Age is of no importance unless you're a cheese -- Billie Burke

Modeling (lack of) store ordering using PlusCal - and a wishlist

| Comments

The Message Passing pattern (MP pattern) is shown in the snippet below (borrowed from LKMM docs). Here, P0 and P1 are 2 CPUs executing some code. P0 stores a message in buf and then signals to consumers like P1 that the message is available – by doing a store to flag. P1 reads flag and if it is set, knows that some data is available in buf and goes ahead and reads it. However, if flag is not set, then P1 does nothing else. Without memory barriers between P0’s stores and P1’s loads, the stores can appear out of order to P1 (on some systems), thus breaking the pattern. The condition r1 == 0 and r2 == 1 is a failure in the below code and would violate the condition. Only after the flag variable is updated, should P1 be allowed to read the buf (“message”).

        int buf = 0, flag = 0;

                WRITE_ONCE(buf, 1);
                WRITE_ONCE(flag, 1);

                int r1;
                int r2 = 0;

                r1 = READ_ONCE(flag);
                if (r1)
                        r2 = READ_ONCE(buf);

Below is a simple program in PlusCal to model the “Message passing” access pattern and check whether the failure scenario r1 == 0 and r2 == 1 could ever occur. In PlusCal, we can model the non deterministic out-of-order stores to buf and flag using an either or block. This makes PlusCal evaluate both scenarios of stores (store to buf first and then flag, or viceversa) during model checking. The technique used for modeling this non-determinism is similar to how it is done in Promela/Spin using an “if block” (Refer to Paul McKenney’s perfbook for details on that).

(*--algorithm mp_pattern
    buf = 0,
    flag = 0;

process Writer = 1
e1:        buf := 1;
e2:        flag := 1;
e3:        flag := 1;
e4:        buf := 1;
        end either;
end process;

process Reader = 2
    r1 = 0,
    r2 = 0;  
e5:     r1 := flag;
e6:     if r1 = 1 then
e7:         r2 := buf;
        end if;
e8:     assert r1 = 0 \/ r2 = 1;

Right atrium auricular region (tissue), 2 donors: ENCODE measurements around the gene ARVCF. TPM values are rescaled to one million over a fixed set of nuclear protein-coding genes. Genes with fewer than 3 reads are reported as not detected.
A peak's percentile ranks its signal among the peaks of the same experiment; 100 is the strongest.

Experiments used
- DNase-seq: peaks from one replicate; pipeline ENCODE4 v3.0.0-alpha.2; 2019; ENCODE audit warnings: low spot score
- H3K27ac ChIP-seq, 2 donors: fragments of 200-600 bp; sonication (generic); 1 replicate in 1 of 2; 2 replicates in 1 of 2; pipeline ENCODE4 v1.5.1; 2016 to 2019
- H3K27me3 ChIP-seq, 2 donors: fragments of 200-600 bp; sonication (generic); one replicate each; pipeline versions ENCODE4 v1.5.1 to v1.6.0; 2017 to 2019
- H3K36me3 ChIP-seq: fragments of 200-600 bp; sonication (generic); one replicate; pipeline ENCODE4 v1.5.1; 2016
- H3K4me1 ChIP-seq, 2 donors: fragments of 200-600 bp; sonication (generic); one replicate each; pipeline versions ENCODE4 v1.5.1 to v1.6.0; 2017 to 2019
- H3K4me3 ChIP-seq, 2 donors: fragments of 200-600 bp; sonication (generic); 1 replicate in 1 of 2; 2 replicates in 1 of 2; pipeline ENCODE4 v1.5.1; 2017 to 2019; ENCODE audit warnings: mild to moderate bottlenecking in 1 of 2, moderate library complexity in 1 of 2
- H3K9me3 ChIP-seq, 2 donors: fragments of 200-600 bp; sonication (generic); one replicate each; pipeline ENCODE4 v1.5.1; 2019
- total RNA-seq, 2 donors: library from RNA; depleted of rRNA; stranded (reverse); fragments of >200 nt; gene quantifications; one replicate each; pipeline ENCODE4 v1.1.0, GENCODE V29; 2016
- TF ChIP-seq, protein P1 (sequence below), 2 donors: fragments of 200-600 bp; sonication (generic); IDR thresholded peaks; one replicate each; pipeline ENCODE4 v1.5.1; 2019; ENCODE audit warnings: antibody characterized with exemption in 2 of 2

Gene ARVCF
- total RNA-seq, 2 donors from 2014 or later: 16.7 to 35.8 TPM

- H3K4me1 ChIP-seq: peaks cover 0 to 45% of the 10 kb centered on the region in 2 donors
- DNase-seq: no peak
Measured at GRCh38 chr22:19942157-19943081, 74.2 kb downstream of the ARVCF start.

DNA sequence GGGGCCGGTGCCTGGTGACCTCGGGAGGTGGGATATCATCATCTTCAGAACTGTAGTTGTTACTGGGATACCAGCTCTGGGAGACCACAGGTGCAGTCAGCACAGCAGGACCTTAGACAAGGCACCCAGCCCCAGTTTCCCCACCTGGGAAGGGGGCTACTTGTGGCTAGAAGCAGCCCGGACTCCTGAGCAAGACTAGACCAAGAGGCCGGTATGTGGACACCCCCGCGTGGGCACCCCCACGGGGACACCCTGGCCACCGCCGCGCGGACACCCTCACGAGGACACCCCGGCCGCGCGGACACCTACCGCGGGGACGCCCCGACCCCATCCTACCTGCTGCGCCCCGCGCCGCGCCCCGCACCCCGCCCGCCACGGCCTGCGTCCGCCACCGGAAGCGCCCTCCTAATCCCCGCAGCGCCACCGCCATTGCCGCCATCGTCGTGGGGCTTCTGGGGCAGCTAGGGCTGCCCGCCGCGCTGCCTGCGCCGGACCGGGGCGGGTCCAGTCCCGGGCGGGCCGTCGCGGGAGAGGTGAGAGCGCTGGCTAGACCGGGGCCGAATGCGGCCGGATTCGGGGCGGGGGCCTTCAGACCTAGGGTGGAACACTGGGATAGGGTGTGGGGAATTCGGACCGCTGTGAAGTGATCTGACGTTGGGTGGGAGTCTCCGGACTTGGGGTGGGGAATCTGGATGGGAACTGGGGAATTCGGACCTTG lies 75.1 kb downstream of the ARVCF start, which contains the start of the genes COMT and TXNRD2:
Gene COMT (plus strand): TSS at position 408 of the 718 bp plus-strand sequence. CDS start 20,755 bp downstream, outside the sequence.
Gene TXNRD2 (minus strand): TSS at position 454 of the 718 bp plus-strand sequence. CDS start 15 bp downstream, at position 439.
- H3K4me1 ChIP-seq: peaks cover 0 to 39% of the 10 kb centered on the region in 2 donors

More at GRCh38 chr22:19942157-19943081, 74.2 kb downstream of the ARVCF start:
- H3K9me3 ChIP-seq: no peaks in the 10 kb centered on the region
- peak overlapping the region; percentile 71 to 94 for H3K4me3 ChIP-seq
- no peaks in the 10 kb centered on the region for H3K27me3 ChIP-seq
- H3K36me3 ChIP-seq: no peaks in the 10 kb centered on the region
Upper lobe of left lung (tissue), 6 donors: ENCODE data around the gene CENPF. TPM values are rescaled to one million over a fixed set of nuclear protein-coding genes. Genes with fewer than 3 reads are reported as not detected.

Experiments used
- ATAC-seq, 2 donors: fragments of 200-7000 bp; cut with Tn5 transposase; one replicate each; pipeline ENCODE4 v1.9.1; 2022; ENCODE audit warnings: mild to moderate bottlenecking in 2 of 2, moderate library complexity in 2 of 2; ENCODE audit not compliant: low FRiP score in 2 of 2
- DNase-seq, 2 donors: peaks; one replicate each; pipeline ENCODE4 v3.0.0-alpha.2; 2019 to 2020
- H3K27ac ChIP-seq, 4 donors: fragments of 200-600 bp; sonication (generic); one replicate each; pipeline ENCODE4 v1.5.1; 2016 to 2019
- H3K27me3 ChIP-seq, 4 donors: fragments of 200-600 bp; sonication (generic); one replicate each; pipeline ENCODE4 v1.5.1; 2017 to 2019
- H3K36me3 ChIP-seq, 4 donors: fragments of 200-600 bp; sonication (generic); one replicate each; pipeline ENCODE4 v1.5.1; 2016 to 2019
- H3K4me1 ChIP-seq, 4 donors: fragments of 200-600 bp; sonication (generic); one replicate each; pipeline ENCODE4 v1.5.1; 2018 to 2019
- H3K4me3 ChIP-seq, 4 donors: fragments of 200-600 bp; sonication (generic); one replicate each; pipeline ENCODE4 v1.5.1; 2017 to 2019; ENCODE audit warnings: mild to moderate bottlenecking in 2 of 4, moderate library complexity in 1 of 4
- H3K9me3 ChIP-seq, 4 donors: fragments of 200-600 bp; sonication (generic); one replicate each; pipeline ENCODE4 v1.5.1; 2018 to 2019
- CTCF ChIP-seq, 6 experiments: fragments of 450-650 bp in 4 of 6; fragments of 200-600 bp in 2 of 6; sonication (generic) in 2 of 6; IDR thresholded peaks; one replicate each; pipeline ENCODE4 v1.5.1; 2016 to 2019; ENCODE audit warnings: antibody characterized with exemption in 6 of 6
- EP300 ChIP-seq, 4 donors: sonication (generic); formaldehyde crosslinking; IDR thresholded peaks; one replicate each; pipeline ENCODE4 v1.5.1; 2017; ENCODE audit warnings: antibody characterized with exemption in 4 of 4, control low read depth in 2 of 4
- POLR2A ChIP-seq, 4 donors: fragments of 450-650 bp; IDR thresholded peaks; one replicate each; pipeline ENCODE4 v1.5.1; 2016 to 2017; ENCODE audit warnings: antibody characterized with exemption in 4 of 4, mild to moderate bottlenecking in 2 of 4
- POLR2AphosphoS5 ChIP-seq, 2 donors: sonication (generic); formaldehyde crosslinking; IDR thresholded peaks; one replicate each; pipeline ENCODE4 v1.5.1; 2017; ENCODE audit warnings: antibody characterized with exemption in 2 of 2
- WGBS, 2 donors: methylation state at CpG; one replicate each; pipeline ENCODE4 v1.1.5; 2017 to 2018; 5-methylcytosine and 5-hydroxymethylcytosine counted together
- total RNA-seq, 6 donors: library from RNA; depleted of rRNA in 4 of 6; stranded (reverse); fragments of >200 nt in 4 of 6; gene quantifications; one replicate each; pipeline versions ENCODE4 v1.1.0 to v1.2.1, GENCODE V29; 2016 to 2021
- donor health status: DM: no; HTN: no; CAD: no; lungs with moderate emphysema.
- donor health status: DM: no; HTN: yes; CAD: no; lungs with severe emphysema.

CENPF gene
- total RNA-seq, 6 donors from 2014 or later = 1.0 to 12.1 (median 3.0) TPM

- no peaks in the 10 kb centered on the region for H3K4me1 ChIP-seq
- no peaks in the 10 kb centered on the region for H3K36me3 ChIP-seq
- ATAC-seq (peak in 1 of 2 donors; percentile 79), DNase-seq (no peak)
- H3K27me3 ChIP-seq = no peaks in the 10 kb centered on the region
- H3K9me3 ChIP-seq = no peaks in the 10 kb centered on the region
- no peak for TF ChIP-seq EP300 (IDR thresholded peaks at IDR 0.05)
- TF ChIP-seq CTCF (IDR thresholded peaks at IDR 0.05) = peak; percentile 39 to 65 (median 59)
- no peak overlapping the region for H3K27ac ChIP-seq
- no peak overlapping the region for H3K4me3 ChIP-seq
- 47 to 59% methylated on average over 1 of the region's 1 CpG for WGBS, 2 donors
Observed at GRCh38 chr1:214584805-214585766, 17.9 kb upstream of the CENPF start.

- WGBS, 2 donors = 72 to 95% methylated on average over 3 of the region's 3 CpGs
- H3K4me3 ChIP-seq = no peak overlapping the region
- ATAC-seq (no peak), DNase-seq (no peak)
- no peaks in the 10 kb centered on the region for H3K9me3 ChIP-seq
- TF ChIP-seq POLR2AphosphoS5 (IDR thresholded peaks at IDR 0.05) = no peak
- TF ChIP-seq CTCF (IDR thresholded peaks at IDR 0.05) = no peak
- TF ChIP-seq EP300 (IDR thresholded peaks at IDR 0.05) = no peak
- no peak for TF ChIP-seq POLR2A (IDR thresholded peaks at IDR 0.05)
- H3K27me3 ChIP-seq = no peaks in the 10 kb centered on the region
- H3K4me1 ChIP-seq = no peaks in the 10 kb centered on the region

end process;

end algorithm;*)

Sure enough, the assert r1 = 0 \/ r2 = 1; fires when the PlusCal program is run through the TLC model checker.

I do find the either or block clunky, and wish I could just do something like:

non_deterministic {
        buf := 1;
        flag := 1;

And then, PlusCal should evaluate both store orders. In fact, if I wanted more than 2 stores, then it can get crazy pretty quickly without such a construct. I should try to hack the PlusCal sources soon if I get time, to do exactly this. Thankfully it is open source software.

Other notes:

  • PlusCal is a powerful language that translates to TLA+. TLA+ is to PlusCal what assembler is to C. I do find PlusCal’s syntax to be non-intuitive but that could just be because I am new to it. In particular, I hate having to mark statements with labels if I don’t want them to atomically execute with neighboring statements. In PlusCal, a label is used to mark a statement as an “atomic” entity. A group of statements under a label are all atomic. However, if you don’t specific labels on every statement like I did above (eX), then everything goes under a neighboring label. I wish PlusCal had an option, where a programmer could add implict labels to all statements, and then add explicit atomic { } blocks around statements that were indeed atomic. This is similar to how it is done in Promela/Spin.

  • I might try to hack up my own compiler to TLA+ if I can find the time to, or better yet modify PlusCal itself to do what I want. Thankfully the code for the PlusCal translator is open source software.